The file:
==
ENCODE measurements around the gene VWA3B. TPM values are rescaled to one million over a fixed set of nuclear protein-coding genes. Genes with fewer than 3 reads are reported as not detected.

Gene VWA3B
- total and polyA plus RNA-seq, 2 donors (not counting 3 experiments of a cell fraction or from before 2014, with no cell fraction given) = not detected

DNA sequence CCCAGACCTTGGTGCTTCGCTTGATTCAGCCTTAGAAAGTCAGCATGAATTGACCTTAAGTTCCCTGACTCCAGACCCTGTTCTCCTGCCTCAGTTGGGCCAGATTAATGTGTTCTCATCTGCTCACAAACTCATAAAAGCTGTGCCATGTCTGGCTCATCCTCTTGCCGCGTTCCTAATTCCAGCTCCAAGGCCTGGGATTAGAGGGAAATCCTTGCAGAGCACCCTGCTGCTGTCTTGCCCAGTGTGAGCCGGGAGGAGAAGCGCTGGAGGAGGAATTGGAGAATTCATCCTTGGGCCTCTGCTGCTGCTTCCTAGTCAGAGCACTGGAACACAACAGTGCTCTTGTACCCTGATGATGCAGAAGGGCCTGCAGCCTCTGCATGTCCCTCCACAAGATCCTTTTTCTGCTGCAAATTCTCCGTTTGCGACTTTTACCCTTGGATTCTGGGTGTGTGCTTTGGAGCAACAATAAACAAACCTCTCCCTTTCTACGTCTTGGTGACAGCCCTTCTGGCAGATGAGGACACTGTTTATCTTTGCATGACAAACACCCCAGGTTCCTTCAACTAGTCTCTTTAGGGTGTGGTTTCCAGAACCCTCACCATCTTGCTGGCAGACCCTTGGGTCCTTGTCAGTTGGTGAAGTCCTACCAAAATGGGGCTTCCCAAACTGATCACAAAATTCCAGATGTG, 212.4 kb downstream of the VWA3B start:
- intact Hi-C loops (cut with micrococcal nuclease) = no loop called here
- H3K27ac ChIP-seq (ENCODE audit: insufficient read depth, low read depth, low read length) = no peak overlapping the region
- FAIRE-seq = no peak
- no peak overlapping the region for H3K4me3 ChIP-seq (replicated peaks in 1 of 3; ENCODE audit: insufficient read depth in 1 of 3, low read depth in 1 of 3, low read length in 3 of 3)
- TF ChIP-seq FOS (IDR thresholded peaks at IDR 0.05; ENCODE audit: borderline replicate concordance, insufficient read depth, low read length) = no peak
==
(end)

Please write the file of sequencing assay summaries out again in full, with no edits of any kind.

ENCODE measurements around the gene VWA3B. TPM values are rescaled to one million over a fixed set of nuclear protein-coding genes. Genes with fewer than 3 reads are reported as not detected.

Gene VWA3B
- total and polyA plus RNA-seq, 2 donors (not counting 3 experiments of a cell fraction or from before 2014, with no cell fraction given) = not detected

DNA sequence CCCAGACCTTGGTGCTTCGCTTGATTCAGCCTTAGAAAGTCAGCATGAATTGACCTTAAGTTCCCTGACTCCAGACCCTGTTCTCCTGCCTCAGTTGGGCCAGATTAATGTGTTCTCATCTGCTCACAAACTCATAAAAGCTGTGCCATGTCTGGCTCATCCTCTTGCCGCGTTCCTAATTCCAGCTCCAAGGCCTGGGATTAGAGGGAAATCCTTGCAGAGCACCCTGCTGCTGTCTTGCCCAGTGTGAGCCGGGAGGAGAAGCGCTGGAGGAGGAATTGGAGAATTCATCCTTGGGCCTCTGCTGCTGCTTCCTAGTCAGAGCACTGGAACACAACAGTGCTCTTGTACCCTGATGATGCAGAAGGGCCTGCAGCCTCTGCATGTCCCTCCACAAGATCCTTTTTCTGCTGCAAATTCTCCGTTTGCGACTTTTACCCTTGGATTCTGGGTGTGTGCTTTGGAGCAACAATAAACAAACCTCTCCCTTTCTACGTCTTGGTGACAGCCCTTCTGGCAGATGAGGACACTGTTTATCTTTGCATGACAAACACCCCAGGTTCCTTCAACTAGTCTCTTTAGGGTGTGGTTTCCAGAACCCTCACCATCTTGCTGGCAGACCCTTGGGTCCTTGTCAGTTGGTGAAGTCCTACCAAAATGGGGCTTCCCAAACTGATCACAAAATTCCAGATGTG, 212.4 kb downstream of the VWA3B start:
- intact Hi-C loops (cut with micrococcal nuclease) = no loop called here
- H3K27ac ChIP-seq (ENCODE audit: insufficient read depth, low read depth, low read length) = no peak overlapping the region
- FAIRE-seq = no peak
- no peak overlapping the region for H3K4me3 ChIP-seq (replicated peaks in 1 of 3; ENCODE audit: insufficient read depth in 1 of 3, low read depth in 1 of 3, low read length in 3 of 3)
- TF ChIP-seq FOS (IDR thresholded peaks at IDR 0.05; ENCODE audit: borderline replicate concordance, insufficient read depth, low read length) = no peak